Elfrida, mother of Æthelred the Unready has had a bad press historically . She’s usually cited as the reason why the Saxons didn’t really do queens. There was the small matter of her first husband’s death in a hunting accident and the assassination of her step-son Edward the Martyr at Corfe Castle. However the writers who were busily turning her into an assassin usually had their own particular axe to grind.
Eadburgh was a similarly dangerous high status woman. Her father was King Offa of Mercia who lived at the end of the eighth century. She turns up in Asser’s life of King Alfred on account of the fact that she accidentally poisoned her husband. The error wasn’t that it was an accidental poisoning. It was an accident that the wrong person drank the poison, she had been attempting to get rid of one of her husband’s nobles and managed to kill them both if you believe the story.
It should be noted that Asser liked a moral fable so the handsome queen ended her days as an impoverished beggar having had a run in with Charlemagne and a bit of an exciting time in a nunnery before ending up on the streets of Pavia.
Asser included the tale of Eadburgh because the unfortunate spouse was King Beorhtric of Wessex who became king in 787. Offa’s plan was to build political alliances between Mercia and Wessex through the marriage with him as the dominant partner. Offa and Beorhtric worked together to drive another Cerdic claimant, Egbert, into exile. Egbert was Alfred’s grandfather. Egbert took himself off to the court of Charlemagne.
Meanwhile Eadburgh became a little bit over possessive of her husband. She poisoned Beorhtric’s favourites so that she would always be the person most important to his counsels – thus ensuring the Mercian position would always be dominant.
Having accidentally poisoned Beorhtric in 802 Egbert returned from his extended European holiday and Eadburgh found herself without a home. She couldn’t return to Merica as Offa had also died so she packed up her belongings and went off to Charlemagne bearing gifts.
Charlemagne must have liked the look of her because he asked her who she would rather marry – him or his son. Eadburgh opted for the son and was told that had she chosen Charlemagne she might have been the mother of a prince – as it was she wouldn’t get either of them! Charlemagne packer her off to a nunnery as an abbess.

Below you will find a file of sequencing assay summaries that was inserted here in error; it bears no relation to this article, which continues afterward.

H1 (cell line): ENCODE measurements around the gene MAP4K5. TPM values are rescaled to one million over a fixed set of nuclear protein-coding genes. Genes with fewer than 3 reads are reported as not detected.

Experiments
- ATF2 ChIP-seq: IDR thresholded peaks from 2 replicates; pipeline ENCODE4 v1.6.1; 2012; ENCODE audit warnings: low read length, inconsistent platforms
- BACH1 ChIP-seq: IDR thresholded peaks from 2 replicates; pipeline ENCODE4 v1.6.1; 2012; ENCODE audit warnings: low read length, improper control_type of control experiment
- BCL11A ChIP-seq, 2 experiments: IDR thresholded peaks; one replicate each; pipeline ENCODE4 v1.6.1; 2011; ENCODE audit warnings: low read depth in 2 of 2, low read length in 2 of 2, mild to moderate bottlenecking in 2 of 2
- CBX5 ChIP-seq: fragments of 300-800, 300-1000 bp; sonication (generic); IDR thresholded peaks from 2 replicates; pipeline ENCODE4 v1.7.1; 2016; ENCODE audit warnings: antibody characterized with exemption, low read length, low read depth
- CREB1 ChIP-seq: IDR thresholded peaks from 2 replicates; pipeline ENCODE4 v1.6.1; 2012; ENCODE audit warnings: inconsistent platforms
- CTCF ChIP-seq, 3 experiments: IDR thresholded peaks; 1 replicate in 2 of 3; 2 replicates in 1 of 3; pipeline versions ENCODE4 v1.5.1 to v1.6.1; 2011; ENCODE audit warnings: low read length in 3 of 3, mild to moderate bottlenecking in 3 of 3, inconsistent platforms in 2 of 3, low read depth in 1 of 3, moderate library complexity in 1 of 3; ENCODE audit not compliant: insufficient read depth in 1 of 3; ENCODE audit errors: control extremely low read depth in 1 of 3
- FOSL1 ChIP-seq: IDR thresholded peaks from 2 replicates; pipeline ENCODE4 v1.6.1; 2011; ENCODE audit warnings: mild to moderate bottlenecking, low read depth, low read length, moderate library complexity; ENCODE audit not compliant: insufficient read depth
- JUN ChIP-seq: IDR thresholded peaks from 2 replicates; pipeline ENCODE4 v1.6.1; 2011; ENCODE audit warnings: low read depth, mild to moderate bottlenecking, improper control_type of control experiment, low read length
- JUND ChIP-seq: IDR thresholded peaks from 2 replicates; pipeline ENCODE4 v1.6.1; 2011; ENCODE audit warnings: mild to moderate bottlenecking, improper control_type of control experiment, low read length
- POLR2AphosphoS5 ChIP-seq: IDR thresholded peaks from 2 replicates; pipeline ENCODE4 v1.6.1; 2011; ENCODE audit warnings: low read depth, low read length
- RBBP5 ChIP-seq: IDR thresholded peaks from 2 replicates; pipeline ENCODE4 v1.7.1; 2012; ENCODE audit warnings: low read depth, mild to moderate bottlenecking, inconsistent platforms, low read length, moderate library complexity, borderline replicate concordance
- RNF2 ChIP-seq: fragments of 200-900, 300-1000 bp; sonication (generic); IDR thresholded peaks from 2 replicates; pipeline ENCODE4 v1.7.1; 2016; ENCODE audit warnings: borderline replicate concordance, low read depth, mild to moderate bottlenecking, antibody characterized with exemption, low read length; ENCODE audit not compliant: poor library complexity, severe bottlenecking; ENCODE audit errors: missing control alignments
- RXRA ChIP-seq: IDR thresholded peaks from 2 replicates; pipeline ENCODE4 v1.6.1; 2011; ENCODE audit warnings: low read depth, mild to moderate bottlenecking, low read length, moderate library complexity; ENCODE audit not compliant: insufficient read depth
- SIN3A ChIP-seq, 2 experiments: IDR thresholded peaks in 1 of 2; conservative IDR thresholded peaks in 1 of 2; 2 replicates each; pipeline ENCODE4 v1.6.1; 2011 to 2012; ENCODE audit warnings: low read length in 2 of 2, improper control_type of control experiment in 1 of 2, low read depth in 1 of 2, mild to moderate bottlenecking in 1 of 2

Old habits die hard and she took a lover. When she was discovered she was evicted from the nunnery – thus ending up as a beggar. Asser says this is why the Kings of Wessex were not terribly keen on anointed queens. Elfrida who was the wife of King Alfred’s great-grandson became the first anointed queen of England.
Elfrida received bad press on account of a falling out with Dunstan and later writers blackened her name with each new retelling. In Eadburgh’s case the story is also dubious but Asser in blackening Eadburgh’s name was creating propaganda against Mercia which began the period in a more dominant role to that of Wessex. Asser paints Eadburgh as an unnatural sort of woman being more dominant than her spouse. He also paints her as a poisoner – not a very noble method dispatching your enemies. In reality Egbert was probably not sitting around waiting to be summoned back to Wessex.
“Eadburh, Queen of the West Saxons” by Susan Abernethy, The Freelance History Writer
I’ve been reading MJ Porter’s ‘The First Queen of England’ series about Elfrida and it’s very good.
I have come to take anything negative about women in Anglo-Saxon history with a grain of salt and a bit more research, given the male historians’ tendency to denigrate any powerful woman who didn’t do exactly as the patriarchy told her to.
They certainly fill fairy tale niches of being either very very good or very very bad! I shall settle down to MJ Porter. Thank you for the heads up about it.
Saxon Queens is a subject far away. Some good women stood behind her King but in truth ruled in all ways. When she learns this trick she is more valuable than gold. Trouble is few ever rise beyond greed or child bed.